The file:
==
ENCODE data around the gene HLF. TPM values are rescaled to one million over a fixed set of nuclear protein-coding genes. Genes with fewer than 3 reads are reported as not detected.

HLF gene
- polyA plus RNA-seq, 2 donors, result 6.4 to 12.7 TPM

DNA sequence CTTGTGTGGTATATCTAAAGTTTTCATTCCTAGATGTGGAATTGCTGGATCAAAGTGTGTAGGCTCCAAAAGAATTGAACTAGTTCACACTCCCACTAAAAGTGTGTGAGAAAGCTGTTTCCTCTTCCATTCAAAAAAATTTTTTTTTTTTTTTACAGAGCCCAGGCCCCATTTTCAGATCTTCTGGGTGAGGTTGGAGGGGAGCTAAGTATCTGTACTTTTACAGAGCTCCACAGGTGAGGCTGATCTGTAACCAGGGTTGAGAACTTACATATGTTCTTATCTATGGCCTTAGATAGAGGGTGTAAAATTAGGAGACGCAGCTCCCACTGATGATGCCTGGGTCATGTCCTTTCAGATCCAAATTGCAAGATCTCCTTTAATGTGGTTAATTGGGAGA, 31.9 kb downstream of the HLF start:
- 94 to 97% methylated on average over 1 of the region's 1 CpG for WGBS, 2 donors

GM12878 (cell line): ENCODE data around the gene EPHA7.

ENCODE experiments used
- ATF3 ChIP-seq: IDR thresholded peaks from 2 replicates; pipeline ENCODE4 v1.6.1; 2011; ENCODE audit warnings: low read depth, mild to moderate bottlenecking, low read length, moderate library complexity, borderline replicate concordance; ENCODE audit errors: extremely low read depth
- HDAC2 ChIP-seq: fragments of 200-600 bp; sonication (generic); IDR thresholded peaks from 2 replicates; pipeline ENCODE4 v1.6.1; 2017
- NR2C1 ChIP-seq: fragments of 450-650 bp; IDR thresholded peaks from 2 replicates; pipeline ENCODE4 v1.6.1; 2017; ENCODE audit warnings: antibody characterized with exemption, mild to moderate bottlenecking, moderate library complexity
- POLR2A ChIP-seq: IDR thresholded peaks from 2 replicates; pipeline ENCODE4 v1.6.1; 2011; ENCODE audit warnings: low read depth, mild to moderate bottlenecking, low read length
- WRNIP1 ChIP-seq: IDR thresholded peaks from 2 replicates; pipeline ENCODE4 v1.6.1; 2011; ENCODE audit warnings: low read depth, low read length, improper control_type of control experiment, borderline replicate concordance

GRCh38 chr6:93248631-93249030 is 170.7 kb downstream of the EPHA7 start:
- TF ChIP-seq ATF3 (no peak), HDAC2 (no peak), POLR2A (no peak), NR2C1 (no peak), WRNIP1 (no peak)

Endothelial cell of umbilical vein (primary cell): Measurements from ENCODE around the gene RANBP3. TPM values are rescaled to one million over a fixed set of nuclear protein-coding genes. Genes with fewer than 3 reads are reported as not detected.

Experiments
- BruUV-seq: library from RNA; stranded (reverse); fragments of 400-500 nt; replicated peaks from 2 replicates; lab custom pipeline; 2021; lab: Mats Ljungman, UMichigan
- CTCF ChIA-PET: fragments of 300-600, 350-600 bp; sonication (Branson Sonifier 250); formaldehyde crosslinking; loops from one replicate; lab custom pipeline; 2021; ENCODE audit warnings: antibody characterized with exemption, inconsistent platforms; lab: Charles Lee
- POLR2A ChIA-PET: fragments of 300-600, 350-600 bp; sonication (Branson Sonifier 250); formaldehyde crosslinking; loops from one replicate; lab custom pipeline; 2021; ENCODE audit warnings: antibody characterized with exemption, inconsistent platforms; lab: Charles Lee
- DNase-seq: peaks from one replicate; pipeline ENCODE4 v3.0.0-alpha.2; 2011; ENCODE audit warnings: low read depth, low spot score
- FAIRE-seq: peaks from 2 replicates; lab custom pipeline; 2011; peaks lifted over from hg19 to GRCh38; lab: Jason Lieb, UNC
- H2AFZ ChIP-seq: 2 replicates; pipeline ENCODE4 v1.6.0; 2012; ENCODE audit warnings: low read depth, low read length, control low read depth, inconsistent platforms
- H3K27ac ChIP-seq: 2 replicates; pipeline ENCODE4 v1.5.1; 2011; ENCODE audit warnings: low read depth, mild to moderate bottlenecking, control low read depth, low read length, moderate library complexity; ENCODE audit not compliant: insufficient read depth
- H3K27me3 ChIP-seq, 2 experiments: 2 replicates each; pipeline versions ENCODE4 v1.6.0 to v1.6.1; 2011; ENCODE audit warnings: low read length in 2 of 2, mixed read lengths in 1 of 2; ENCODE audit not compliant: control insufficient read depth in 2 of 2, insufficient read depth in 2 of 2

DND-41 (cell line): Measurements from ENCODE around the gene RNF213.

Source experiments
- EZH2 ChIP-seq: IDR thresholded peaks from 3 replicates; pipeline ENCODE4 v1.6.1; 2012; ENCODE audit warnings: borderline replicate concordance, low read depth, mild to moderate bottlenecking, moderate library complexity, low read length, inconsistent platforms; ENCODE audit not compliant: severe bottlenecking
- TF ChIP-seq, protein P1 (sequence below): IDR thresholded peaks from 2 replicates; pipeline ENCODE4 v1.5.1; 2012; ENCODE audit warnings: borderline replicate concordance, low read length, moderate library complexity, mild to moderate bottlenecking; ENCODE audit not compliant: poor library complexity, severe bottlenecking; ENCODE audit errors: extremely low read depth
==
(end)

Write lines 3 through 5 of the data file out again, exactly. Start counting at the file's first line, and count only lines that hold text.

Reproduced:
- polyA plus RNA-seq, 2 donors, result 6.4 to 12.7 TPM

DNA sequence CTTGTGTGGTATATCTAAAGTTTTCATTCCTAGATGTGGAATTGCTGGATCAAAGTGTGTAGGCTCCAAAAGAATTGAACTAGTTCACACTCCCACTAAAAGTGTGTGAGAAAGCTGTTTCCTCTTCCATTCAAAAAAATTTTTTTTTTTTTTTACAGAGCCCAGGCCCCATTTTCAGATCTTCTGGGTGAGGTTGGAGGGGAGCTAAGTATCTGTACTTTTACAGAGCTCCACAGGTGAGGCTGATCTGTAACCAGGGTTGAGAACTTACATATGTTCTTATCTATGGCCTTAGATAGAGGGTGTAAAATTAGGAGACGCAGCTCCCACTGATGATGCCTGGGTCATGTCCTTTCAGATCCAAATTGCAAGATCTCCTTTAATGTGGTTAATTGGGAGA, 31.9 kb downstream of the HLF start:
- 94 to 97% methylated on average over 1 of the region's 1 CpG for WGBS, 2 donors